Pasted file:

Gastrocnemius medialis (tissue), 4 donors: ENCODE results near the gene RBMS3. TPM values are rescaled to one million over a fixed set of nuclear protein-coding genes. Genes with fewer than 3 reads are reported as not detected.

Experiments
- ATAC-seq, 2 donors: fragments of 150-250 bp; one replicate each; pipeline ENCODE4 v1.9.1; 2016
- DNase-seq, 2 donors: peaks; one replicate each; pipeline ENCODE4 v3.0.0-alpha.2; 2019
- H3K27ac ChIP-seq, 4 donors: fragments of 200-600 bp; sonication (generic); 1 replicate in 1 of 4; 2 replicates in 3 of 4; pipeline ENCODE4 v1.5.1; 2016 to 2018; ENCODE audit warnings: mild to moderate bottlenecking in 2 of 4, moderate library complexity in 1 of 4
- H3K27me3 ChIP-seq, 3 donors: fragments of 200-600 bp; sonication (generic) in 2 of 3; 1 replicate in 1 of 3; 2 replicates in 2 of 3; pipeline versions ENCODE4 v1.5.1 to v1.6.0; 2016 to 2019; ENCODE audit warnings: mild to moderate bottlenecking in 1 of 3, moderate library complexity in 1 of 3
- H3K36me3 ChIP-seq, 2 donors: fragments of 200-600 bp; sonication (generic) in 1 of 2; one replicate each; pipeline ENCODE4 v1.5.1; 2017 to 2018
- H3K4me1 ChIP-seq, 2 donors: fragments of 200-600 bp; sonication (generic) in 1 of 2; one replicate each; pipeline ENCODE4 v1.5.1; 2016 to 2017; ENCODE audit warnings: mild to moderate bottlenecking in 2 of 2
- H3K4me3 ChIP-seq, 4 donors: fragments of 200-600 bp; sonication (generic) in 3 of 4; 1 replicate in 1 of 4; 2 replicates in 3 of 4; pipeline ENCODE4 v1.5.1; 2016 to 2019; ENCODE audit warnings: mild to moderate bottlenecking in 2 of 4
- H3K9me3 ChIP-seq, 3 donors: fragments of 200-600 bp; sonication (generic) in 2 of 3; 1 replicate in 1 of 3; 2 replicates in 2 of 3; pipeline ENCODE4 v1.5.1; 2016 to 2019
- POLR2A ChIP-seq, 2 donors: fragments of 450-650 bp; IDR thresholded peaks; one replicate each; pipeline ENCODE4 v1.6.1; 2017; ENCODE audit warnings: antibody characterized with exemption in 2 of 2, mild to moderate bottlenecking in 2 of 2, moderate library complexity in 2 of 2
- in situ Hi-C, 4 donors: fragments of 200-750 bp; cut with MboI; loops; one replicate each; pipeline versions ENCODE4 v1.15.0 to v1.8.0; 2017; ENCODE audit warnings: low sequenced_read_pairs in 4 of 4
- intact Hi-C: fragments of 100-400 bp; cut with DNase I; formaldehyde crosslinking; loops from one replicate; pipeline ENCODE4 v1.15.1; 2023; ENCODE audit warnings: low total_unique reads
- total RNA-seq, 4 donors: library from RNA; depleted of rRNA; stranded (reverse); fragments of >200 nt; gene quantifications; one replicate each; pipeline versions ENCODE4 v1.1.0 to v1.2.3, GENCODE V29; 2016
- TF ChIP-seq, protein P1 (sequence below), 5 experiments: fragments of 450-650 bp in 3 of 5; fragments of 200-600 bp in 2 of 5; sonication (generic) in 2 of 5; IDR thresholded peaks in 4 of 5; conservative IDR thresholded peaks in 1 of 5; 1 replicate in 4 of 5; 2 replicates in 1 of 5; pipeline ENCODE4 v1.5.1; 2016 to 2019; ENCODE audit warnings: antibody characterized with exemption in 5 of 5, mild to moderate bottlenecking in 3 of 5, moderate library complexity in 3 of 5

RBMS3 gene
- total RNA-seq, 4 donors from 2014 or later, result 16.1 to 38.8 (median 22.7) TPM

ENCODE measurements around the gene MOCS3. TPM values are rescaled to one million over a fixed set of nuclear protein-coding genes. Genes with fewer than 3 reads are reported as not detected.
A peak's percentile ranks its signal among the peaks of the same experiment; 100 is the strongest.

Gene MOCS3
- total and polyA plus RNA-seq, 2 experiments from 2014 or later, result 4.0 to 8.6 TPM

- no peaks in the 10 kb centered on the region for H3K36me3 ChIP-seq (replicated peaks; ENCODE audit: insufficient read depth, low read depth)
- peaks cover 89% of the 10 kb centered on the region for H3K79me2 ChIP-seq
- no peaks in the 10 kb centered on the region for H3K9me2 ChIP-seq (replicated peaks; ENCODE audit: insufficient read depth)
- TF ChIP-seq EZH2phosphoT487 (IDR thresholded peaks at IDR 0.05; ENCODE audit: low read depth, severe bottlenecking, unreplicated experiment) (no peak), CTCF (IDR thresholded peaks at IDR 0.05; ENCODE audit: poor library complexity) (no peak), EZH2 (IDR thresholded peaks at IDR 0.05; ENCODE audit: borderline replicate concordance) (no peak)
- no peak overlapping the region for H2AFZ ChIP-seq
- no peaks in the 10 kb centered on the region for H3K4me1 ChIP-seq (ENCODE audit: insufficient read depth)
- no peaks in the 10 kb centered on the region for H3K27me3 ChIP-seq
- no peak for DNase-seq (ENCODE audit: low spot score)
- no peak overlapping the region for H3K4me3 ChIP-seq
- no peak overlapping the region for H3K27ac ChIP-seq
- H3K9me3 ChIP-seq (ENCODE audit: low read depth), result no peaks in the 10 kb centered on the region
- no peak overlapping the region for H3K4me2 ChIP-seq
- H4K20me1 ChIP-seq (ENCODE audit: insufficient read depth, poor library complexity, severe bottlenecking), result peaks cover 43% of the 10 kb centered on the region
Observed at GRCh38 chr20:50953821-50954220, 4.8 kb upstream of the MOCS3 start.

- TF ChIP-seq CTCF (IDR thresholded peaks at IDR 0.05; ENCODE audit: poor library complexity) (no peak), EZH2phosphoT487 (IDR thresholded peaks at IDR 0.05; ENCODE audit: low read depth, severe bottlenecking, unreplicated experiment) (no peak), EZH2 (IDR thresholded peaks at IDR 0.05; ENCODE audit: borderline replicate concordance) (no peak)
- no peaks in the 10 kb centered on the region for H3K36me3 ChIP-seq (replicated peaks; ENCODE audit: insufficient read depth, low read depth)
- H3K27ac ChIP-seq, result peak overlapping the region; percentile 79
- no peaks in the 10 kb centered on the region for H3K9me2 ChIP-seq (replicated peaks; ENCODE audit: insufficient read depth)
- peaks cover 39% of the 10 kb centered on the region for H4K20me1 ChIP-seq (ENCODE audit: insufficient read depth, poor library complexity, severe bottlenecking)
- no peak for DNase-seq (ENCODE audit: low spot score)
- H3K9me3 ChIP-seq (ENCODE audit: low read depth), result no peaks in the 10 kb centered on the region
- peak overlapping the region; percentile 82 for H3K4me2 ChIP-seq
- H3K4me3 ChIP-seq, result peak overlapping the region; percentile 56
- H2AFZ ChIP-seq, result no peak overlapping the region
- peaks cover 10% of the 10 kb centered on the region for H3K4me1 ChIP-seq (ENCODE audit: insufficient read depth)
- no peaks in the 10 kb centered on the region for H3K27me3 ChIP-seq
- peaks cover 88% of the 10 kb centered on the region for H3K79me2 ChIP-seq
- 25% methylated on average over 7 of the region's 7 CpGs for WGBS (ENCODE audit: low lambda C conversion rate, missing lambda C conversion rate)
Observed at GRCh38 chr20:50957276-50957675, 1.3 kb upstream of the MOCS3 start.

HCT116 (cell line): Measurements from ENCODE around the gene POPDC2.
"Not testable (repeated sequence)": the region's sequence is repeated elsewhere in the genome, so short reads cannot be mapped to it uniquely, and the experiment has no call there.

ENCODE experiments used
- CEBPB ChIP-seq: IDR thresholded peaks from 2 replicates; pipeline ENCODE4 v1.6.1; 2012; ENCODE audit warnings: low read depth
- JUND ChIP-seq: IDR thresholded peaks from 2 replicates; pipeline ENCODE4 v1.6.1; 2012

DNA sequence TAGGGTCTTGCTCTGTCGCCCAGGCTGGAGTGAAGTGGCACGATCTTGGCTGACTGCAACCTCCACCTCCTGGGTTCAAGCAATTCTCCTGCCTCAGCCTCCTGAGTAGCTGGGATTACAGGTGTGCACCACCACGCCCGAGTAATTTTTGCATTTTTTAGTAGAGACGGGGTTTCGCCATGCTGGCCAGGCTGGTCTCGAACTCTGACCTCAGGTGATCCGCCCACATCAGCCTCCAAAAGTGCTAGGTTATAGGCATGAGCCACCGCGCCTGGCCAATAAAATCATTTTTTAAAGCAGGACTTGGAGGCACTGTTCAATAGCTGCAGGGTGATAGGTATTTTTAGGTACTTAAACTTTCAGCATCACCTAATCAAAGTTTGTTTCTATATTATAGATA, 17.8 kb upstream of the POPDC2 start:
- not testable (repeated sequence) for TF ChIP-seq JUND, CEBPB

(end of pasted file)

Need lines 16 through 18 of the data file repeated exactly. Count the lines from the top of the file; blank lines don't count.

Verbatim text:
RBMS3 gene
- total RNA-seq, 4 donors from 2014 or later, result 16.1 to 38.8 (median 22.7) TPM

ENCODE measurements around the gene MOCS3. TPM values are rescaled to one million over a fixed set of nuclear protein-coding genes. Genes with fewer than 3 reads are reported as not detected.